- The J.M. Smucker Co. said it is responding to changing consumer trends in the CPG industry by becoming more innovative and agile in how it develops and markets brands, according to Food Business News.
- The Ohio-based maker of Jif, Folgers and Crisco has been pursuing mergers and acquisitions to drive growth, but it is now engaged in a brand-building initiative using consumer insights and data capabilities to enhance innovation and marketing, as well as operations and distribution.
- Geoff E. Tanner, Smucker's senior vice-president of growth and consumer engagement, said during an annual investor day in New York this month that Smucker has strong positions in different categories, but "relying on these scale advantages is no longer sufficient. ... To enhance our innovation capabilities, we need brands that consumers love, not just know and trust. We need to ensure we have distribution strength in emerging channels. And we as a company need to embrace agility and a more flexible manufacturing footprint."
Like many big CPG companies, Smucker is doubling down on marketing and innovation instead of M&A, although it has certainly been active in that department in the recent past. The company made a major $1.7-billion purchase earlier this year of Ainsworth Pet Nutrition — which has already helped boost its bottom line — and just closed a $375-million deal to sell its Pillsbury, Martha White, Hungry Jack, White Lilly and Jim Dandy baking brands to Brynwood Partners' Hometown Food Co. Now that the company has refined its portfolio, Smucker seems to be ramping up its brand-building model.
Smucker plans to take more time and energy to concentrate on building its core brands and bolstering those that haven't been doing so well lately — such as Jif and its signature jams and jellies. Increased digital marketing will be a part of this effort, as well as tools to quickly assess marketing approaches and change strategies if necessary, Food Business News reported.
As part of its new initiative, Smucker will be working with IDEO, a global design and innovation consultant, to help with development of new products and training employees. And the company said it will be emphasizing partnerships with food startups.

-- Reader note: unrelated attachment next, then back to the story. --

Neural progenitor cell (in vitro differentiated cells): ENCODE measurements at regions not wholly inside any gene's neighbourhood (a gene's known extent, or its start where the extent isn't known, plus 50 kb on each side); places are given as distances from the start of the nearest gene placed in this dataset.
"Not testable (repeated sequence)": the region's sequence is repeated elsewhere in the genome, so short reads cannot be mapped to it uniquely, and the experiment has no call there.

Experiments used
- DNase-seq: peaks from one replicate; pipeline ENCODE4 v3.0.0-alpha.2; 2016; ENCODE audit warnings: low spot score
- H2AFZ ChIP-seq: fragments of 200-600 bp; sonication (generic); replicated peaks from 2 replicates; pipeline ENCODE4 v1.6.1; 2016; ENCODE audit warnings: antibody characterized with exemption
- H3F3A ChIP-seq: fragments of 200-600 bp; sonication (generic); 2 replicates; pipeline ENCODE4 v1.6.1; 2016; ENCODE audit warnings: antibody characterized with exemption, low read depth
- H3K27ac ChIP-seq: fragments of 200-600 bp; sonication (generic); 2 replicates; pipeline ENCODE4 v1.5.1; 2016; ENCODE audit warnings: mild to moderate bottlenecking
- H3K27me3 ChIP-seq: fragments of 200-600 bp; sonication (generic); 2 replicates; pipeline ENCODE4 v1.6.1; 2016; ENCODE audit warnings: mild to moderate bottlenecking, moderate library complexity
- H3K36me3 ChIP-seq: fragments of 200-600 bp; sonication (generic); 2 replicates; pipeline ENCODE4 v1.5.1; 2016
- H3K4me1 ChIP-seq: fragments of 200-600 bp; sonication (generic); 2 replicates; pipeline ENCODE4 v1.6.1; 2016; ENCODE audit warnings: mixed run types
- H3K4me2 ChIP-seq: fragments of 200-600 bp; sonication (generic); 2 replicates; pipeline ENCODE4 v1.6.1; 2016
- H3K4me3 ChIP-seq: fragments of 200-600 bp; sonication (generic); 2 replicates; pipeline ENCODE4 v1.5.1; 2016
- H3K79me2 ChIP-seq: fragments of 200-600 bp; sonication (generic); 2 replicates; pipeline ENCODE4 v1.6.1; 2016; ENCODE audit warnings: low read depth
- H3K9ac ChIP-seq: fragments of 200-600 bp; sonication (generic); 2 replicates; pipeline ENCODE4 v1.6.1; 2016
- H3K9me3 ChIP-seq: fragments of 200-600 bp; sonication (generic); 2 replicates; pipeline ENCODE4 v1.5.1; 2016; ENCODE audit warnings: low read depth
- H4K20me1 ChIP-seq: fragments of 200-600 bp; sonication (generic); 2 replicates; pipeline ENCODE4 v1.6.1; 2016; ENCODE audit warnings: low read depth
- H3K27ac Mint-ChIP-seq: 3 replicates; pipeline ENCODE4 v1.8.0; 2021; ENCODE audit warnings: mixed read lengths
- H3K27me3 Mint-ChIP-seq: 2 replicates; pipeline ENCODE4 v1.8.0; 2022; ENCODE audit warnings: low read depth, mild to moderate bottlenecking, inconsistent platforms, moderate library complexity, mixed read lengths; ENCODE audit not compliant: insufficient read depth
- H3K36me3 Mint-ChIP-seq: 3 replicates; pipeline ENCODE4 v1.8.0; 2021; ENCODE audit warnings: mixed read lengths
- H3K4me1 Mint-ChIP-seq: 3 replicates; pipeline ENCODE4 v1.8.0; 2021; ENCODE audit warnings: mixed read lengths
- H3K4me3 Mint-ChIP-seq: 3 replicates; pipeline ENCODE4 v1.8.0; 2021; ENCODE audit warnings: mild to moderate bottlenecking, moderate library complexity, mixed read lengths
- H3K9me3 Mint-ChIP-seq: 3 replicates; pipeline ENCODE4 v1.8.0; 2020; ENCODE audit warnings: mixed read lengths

"When it comes to innovation, we think about three different types: sustaining innovation largely to maintain the vitality of our core business; scaled platform innovation, where we’re moving into new categories or segments; and emerging innovation, where we’re pushing further into white space. Frankly, this is an area of opportunity for us, which is why we’re deploying a new approach to venturing," Senior Vice-President Geoff E. Tanner told Food Business News.
This decision is on-trend with large companies that have been investing in more startup brands. Partnering with creative new firms could be a way for the company to jumpstart innovation and harness new energy.
The company has been on this path in the recent past. This summer, Smucker joined with Rev1 Ventures to find startups with promise in the areas of ingredient and process technology, snacking, commodity and supply chain. The company has also been working alone to change up its portfolio. It's introduced creative products such as its Folger Simply Gourmet coffee, Uncrustables frozen sandwiches, Dunkin' Donuts K-Cups and Jif Power Ups snack bars.
It's still early days for this brand-building initiative, but Smucker may be able to make headway with innovation and building up its core brands — as long as consumers still want to buy them and aren't moving on to new products they see as delivering better value, quality or flavor. Longtime legacy brands such as Smucker know they have to do more to shake things up as consumer tastes change — and they can no longer rely on their well-known products to drive sales. The next few quarters should show whether the new direction is bearing fruit.